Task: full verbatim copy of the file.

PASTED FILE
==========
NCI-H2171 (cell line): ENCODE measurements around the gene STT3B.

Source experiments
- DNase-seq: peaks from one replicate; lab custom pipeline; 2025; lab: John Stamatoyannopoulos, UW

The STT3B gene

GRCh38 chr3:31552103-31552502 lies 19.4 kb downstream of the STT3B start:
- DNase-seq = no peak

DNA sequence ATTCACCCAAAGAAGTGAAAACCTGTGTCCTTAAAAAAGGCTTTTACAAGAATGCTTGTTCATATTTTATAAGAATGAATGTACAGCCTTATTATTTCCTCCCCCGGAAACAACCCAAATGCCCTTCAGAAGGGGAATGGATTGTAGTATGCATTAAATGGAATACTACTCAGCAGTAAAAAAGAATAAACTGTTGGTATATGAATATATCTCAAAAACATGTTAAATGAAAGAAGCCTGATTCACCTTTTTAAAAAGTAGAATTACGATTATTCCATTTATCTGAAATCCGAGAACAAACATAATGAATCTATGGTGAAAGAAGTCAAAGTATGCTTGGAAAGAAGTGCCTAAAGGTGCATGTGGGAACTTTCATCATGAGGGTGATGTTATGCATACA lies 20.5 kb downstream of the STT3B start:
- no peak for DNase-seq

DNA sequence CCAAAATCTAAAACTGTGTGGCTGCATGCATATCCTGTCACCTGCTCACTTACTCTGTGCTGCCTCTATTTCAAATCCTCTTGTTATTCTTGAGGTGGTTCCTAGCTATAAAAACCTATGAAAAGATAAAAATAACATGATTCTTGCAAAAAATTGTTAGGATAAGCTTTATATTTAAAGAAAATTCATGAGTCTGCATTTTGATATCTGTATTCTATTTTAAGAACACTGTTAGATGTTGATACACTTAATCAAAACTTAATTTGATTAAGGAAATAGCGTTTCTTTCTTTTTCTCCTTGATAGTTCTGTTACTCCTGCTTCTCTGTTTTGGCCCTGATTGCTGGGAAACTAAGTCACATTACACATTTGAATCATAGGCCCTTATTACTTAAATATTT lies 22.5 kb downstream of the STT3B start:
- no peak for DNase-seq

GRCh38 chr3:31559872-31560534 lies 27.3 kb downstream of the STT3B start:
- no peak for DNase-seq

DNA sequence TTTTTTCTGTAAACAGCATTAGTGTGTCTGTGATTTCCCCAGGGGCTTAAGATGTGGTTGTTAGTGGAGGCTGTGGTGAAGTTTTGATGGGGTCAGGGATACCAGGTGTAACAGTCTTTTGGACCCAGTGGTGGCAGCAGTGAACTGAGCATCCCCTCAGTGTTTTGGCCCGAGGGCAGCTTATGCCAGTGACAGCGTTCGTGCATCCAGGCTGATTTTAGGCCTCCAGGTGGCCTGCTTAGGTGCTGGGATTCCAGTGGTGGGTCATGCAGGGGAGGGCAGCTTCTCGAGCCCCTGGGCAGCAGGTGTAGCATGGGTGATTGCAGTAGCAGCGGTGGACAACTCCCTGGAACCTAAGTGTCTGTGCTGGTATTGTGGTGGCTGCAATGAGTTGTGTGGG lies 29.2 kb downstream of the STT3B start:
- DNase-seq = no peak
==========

NCI-H2171 (cell line): ENCODE measurements around the gene STT3B.

Source experiments
- DNase-seq: peaks from one replicate; lab custom pipeline; 2025; lab: John Stamatoyannopoulos, UW

The STT3B gene

GRCh38 chr3:31552103-31552502 lies 19.4 kb downstream of the STT3B start:
- DNase-seq = no peak

DNA sequence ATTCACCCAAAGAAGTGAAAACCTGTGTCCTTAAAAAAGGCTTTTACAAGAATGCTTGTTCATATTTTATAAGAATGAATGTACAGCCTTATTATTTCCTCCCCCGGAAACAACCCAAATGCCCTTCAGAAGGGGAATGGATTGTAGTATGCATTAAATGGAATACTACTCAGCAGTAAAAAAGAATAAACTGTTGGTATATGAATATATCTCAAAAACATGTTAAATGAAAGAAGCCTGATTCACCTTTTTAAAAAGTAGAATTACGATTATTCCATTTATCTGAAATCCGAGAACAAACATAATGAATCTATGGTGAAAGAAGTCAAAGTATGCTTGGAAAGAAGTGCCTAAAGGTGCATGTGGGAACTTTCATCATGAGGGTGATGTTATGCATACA lies 20.5 kb downstream of the STT3B start:
- no peak for DNase-seq

DNA sequence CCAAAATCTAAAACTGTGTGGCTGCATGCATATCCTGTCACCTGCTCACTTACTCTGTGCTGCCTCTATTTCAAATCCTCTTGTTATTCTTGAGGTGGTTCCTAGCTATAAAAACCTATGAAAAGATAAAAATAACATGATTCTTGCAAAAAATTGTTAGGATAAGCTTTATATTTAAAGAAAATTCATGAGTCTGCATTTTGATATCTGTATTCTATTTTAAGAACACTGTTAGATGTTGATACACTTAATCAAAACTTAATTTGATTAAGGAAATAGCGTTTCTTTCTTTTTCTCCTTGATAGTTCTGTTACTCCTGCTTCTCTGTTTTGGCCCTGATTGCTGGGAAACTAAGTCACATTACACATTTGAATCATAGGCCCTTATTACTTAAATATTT lies 22.5 kb downstream of the STT3B start:
- no peak for DNase-seq

GRCh38 chr3:31559872-31560534 lies 27.3 kb downstream of the STT3B start:
- no peak for DNase-seq

DNA sequence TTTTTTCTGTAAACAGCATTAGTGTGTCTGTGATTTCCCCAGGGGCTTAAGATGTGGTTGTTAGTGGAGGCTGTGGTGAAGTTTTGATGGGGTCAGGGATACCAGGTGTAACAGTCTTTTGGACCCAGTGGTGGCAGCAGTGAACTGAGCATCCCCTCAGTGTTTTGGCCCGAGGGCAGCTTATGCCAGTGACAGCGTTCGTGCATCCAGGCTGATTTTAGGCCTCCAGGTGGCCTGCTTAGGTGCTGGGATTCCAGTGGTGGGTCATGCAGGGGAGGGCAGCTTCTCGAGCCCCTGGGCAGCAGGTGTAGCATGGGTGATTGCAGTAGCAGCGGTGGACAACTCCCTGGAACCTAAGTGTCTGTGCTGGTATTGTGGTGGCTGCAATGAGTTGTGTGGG lies 29.2 kb downstream of the STT3B start:
- DNase-seq = no peak